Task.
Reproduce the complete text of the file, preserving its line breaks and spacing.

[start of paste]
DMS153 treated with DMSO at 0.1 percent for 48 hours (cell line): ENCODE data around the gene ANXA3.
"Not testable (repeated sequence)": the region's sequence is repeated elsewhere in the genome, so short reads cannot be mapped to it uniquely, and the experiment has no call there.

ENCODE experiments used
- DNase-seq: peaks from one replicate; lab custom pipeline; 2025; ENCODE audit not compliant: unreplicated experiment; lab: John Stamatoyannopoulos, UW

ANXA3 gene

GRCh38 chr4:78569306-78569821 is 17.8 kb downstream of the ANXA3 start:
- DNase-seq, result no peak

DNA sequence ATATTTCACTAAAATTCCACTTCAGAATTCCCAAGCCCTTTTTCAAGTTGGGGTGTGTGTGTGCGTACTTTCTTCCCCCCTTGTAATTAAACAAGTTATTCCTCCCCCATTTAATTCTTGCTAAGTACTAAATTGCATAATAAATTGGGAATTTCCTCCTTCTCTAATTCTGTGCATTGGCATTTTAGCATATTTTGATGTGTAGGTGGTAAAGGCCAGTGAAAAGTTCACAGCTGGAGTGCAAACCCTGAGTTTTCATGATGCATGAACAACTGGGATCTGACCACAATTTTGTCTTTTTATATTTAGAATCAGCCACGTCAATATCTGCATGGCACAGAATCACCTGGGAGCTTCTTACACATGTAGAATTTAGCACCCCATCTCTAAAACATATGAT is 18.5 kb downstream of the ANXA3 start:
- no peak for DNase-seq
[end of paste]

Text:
DMS153 treated with DMSO at 0.1 percent for 48 hours (cell line): ENCODE data around the gene ANXA3.
"Not testable (repeated sequence)": the region's sequence is repeated elsewhere in the genome, so short reads cannot be mapped to it uniquely, and the experiment has no call there.

ENCODE experiments used
- DNase-seq: peaks from one replicate; lab custom pipeline; 2025; ENCODE audit not compliant: unreplicated experiment; lab: John Stamatoyannopoulos, UW

ANXA3 gene

GRCh38 chr4:78569306-78569821 is 17.8 kb downstream of the ANXA3 start:
- DNase-seq, result no peak

DNA sequence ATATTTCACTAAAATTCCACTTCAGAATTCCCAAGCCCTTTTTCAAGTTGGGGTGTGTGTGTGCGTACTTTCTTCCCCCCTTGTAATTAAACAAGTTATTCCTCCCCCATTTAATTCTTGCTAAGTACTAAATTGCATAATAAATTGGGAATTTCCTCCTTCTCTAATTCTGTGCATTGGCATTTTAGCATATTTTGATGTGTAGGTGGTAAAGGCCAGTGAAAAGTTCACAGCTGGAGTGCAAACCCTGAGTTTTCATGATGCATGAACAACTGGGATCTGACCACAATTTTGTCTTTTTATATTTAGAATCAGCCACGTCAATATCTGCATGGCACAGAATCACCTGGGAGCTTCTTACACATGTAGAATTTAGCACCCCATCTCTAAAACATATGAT is 18.5 kb downstream of the ANXA3 start:
- no peak for DNase-seq